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Mobile operators must provide more than connectivity if they are to succeed in m-health in developed countries

To benefit from delivering M2M solutions in the m-health market, mobile operators must develop a well-constructed strategy and roadmap to satisfy the requirements of healthcare providers and customers.

If mobile network operators (MNOs) are serious about developing machine-to-machine (M2M) services as a new revenue stream, the m-health market is one to consider. As discussed in our report on operator diversification strategies and e-health services, the provision of healthcare in developed countries is facing unprecedented demand, and governments, healthcare authorities and insurance companies are seeking to streamline services, improve productivity and curb spending. M-health services could be used to support the implementation of some of these objectives, and MNOs need to determine what their role could be.

Currently, MNOs control only one part of any m-health solution, the cellular connection, but m-health solutions are far more complex than simply providing connectivity. Figure 1 provides an illustration of the information flow for m-health solutions. As an example, a patient being monitored for cardiovascular disease could use any one of the four mobile devices shown. In some cases, the MNO may not even realise that a connection is being used to support an m-health solution, if an existing mobile device/connection is used. The information flow from an m-health device via a cellular connection and onwards to healthcare providers, is one that MNOs are in a good position to manage and support.

Figure 1: M-health devices and information flows [Source: Analysys Mason, 2012]

Figure 1: M-health devices and information flows [Source: Analysys Mason, 2012]

In order to maximise the financial benefits and support the healthcare industry to deliver m-health solutions, MNOs should consider:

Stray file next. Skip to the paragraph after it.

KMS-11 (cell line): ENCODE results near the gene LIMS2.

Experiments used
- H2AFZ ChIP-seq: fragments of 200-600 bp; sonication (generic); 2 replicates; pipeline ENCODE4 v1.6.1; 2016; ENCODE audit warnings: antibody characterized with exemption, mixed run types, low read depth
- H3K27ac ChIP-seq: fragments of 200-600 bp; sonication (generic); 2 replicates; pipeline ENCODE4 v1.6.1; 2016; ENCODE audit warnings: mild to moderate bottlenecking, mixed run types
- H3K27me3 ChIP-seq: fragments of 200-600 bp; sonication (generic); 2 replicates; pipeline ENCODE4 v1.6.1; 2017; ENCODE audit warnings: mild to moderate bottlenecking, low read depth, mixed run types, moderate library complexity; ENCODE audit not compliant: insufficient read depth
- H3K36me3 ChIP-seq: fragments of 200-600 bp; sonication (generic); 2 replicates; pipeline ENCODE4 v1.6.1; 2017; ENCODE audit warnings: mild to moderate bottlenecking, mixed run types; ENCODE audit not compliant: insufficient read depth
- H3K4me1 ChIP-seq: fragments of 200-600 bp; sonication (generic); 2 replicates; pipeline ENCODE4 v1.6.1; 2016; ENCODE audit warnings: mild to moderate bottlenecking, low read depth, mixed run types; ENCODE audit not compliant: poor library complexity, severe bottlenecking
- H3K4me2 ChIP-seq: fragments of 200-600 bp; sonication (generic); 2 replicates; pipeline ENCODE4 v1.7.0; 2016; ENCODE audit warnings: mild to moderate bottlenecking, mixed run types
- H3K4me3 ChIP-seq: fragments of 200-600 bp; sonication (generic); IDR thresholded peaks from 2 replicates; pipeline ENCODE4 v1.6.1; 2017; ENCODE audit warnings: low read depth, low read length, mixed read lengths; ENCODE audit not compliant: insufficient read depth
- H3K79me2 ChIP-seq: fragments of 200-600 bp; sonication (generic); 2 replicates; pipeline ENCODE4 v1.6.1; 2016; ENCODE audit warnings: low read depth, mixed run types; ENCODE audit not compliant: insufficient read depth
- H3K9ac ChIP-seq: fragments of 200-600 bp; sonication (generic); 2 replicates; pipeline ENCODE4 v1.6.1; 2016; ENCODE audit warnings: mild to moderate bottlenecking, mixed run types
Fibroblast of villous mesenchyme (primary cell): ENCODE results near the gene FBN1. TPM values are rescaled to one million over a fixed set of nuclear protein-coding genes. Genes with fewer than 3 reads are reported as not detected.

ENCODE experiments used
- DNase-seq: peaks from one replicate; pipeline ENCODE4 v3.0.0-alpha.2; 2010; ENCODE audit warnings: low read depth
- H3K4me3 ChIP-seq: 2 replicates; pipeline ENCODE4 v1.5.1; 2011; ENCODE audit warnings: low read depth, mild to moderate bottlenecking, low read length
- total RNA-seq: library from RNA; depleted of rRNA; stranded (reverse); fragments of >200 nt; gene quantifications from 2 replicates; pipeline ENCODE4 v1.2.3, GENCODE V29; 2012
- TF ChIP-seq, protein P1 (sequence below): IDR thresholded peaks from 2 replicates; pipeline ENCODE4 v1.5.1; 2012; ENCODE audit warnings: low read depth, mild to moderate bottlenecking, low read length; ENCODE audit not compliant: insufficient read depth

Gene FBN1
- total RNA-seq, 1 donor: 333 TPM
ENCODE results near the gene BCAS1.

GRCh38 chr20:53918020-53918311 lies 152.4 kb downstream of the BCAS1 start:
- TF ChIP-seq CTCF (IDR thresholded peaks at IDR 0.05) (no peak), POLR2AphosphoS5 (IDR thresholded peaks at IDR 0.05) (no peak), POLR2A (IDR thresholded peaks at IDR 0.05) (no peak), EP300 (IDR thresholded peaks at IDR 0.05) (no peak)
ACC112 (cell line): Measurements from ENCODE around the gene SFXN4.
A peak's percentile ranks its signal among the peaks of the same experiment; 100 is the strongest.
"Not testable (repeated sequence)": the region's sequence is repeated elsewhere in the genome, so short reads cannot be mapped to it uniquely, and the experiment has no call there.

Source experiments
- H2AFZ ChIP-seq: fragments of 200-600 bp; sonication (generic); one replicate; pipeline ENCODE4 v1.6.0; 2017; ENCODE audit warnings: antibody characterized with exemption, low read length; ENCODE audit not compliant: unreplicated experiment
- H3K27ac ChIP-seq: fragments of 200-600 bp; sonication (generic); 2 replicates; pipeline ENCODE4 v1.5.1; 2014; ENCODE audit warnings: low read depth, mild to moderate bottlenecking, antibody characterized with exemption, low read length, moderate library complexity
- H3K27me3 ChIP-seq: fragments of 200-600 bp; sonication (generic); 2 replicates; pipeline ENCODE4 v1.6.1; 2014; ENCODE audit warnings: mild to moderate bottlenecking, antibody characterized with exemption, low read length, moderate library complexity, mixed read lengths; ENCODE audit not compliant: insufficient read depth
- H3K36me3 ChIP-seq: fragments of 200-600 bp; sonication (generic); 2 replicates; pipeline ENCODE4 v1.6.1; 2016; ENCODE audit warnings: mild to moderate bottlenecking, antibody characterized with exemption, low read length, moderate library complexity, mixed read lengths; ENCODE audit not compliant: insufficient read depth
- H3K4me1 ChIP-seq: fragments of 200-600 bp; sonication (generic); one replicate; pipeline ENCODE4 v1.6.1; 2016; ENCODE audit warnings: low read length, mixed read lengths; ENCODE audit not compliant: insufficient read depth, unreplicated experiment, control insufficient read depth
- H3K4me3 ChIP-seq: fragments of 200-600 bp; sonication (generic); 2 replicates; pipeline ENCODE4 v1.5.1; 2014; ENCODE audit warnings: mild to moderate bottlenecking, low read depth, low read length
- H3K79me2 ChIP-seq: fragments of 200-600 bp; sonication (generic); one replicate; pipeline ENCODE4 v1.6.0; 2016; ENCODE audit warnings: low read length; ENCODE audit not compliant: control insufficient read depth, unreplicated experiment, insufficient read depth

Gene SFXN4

• implementing robust service-level agreements (SLAs) that guarantee information flows as a way of reassuring potential partners and customers
  • providing tailored ICT support to partners and users, which could include first-line customer support to check that the m-health app has been successfully delivered and set up
  • acting as the ‘go-to’ enabler for healthcare providers by supporting and managing M2M cellular, wireless and fixed connections, and their respective information flows
  • developing a long-term roadmap (7–10 years) with healthcare providers.

Many MNOs in developed markets believe M2M represents the solution to generating new revenue streams and offsetting declining revenue for voice and per byte of data. Generating revenue from M2M devices seems straightforward – simply provide a platform to support connections and deliver the connectivity. In reality, the m-health market does not represent a large revenue opportunity in terms of the number of connections and the amount of data transferred, but MNOs have the chance to benefit from the value of supporting m-health devices and administering data flows. If MNOs are going to benefit from delivering niche M2M solutions, they must develop a robust strategy and well-constructed roadmap to satisfy industry requirements.

We will soon publish a second article that will further explore MNOs’ potential role in the m-health market.

For more information about Analysys Mason's research into the M2M market, please see our reports, Machine-to-machine device connections: worldwide forecast 2010–2020 and M2M scorecard for communications service providers: 2011